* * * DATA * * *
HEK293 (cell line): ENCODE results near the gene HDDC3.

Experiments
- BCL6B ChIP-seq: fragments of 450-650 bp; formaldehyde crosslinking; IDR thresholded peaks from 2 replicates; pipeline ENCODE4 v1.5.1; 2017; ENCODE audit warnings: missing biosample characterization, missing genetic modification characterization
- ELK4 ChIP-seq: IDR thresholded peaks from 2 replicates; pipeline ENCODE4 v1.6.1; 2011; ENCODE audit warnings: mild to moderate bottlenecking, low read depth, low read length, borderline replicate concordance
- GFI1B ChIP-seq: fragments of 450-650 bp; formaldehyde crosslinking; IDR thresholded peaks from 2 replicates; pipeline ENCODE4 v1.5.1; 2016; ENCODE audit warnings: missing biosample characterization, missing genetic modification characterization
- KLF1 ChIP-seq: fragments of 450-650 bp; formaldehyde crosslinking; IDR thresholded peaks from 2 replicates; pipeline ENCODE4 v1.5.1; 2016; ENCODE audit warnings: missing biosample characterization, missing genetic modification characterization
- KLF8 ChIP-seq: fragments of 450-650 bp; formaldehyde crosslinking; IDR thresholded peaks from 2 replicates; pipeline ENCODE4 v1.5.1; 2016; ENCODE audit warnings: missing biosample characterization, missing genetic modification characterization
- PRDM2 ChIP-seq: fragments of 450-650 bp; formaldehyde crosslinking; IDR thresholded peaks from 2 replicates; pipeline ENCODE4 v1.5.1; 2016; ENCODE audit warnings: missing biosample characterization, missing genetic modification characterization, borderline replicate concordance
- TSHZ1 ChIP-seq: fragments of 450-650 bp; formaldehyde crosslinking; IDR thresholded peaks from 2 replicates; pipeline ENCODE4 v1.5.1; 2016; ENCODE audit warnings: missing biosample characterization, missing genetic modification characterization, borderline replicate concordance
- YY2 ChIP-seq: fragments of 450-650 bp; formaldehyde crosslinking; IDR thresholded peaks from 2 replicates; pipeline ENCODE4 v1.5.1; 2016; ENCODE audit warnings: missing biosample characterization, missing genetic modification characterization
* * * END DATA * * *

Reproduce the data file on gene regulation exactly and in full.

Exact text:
HEK293 (cell line): ENCODE results near the gene HDDC3.

Experiments
- BCL6B ChIP-seq: fragments of 450-650 bp; formaldehyde crosslinking; IDR thresholded peaks from 2 replicates; pipeline ENCODE4 v1.5.1; 2017; ENCODE audit warnings: missing biosample characterization, missing genetic modification characterization
- ELK4 ChIP-seq: IDR thresholded peaks from 2 replicates; pipeline ENCODE4 v1.6.1; 2011; ENCODE audit warnings: mild to moderate bottlenecking, low read depth, low read length, borderline replicate concordance
- GFI1B ChIP-seq: fragments of 450-650 bp; formaldehyde crosslinking; IDR thresholded peaks from 2 replicates; pipeline ENCODE4 v1.5.1; 2016; ENCODE audit warnings: missing biosample characterization, missing genetic modification characterization
- KLF1 ChIP-seq: fragments of 450-650 bp; formaldehyde crosslinking; IDR thresholded peaks from 2 replicates; pipeline ENCODE4 v1.5.1; 2016; ENCODE audit warnings: missing biosample characterization, missing genetic modification characterization
- KLF8 ChIP-seq: fragments of 450-650 bp; formaldehyde crosslinking; IDR thresholded peaks from 2 replicates; pipeline ENCODE4 v1.5.1; 2016; ENCODE audit warnings: missing biosample characterization, missing genetic modification characterization
- PRDM2 ChIP-seq: fragments of 450-650 bp; formaldehyde crosslinking; IDR thresholded peaks from 2 replicates; pipeline ENCODE4 v1.5.1; 2016; ENCODE audit warnings: missing biosample characterization, missing genetic modification characterization, borderline replicate concordance
- TSHZ1 ChIP-seq: fragments of 450-650 bp; formaldehyde crosslinking; IDR thresholded peaks from 2 replicates; pipeline ENCODE4 v1.5.1; 2016; ENCODE audit warnings: missing biosample characterization, missing genetic modification characterization, borderline replicate concordance
- YY2 ChIP-seq: fragments of 450-650 bp; formaldehyde crosslinking; IDR thresholded peaks from 2 replicates; pipeline ENCODE4 v1.5.1; 2016; ENCODE audit warnings: missing biosample characterization, missing genetic modification characterization